Can your furniture be saved after a fire?
If you’ve been through the trauma of a house fire, you’re no doubt wondering if your furniture, among other things, can be saved. After you see the results of soot and smoke everywhere, you may find yourself wondering if the fire should have just kept going and you can just start over again! Take heart though, all is NOT lost!
Does it matter WHAT burned?
This isn’t something the average homeowner will consider, but it can make a difference in how easily things clean up. The burning of natural materials (wood, natural fabrics, etc.) generally give off a dry smoke residue free of oil and grease which will increase the efforts needed to clean. Protein fires (the burning of meat, oil or other organic matter) and synthetic material fires (plastics, nylon, polyester, etc.) give off an oily residue that is greasy to the touch. Of course, fire isn’t selective and no home has just ONE type of material in it. Many usually burn together leaving both sorts of residue, requiring multiple cleaning techniques.
Energetic homeowners at times will attempt cleaning without realizing the importance of technique. ‘Gettin’ after it’ with Mr. Clean and a towel many times has resulted in a much bigger bill because that can “set” the residue, requiring more elaborate restoration procedures later. Other factors also include: age and previous wear, heat levels and molecular changes to plastics.
What happens to surfaces in a fire?
Heat will cause air to rise and be attracted to cold surfaces such as the upper portion of the walls, metals and glass. Pressure generated during the fire can drive smoke into porous surfaces, cracks, crevices and leave odor behind. Porous wood furniture can swell when exposed to heat. Upon cooling, these surfaces “shrink” somewhat, trapping odor and can smell smoky for years.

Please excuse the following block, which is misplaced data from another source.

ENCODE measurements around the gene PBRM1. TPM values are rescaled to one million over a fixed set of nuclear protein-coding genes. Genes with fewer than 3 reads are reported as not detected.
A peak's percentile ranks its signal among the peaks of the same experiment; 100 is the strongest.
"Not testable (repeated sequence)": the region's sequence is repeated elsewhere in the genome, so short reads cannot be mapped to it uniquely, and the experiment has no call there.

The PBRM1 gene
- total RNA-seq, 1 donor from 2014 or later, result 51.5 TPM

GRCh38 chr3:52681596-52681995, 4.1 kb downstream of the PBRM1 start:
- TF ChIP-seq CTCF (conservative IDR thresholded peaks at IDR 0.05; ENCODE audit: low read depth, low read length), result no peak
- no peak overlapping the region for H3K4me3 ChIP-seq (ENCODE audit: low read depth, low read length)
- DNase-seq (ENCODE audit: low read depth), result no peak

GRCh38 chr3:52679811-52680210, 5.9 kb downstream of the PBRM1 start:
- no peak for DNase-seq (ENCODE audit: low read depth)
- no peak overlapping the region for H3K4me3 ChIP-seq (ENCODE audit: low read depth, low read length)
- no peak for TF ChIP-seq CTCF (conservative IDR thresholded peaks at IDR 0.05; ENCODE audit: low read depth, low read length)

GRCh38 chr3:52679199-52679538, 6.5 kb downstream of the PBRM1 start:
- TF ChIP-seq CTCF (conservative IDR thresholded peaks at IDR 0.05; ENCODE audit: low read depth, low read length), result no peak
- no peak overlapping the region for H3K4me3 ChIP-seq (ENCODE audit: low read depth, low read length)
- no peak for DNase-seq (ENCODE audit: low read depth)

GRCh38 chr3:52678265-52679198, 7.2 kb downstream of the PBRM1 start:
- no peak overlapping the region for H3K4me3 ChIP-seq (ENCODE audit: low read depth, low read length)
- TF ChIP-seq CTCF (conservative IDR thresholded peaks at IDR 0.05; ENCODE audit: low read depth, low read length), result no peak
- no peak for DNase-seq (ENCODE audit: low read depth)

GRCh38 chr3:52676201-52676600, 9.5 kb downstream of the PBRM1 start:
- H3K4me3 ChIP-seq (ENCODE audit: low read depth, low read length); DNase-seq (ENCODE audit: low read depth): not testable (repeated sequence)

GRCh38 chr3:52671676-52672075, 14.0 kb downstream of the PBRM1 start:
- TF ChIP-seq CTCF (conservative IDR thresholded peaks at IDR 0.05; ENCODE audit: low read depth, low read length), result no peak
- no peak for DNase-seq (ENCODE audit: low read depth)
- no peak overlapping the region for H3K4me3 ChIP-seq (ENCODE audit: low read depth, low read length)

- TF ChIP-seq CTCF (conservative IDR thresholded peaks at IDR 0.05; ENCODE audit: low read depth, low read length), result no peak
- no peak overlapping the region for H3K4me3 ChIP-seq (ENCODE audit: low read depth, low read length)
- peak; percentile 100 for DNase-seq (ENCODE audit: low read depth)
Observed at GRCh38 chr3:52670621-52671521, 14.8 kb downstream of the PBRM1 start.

Residue from smoke is acidic in nature and will slowly damage or “etch” surfaces until it is removed. To contain the amount of the loss, it’s very important to remove as much smoke as possible from surfaces such as door hardware, bathroom and light fixtures, countertops, appliances, drapes, furniture and carpet. The longer the time before cleaning the more difficult it will be.
**Note: Did you know that you will save a lot of work by not TOUCHING anything after a fire? The OIL in your fingertips will set the soot into the surface you touch, making cleaning more difficult! Besides, a lot of soot is highly carcinogenic, so the less direct contact you have, or your pets have with it, the better.**
So what’s the best step to take to be sure everything is properly cleaned?
Professional restoration companies will employ techniques that properly remove all soot residue and then deodorize all contents. Sometimes that is accomplished with the detergents we use, other times it’s by ozone. Ozone will destroy the molecules in all the nooks and crannies, killing the odor effectively. Depending on the amount of damage to the structure, items can be cleaned on site, along with the house itself. Other times, we must “pack out” the home, itemizing and boxing all items, cleaning them at the warehouse and repacking again, awaiting reconstruction. Believe me, speaking from experience, once all cleaning and deodorizing is done, you will never know you had a fire! It’s that good!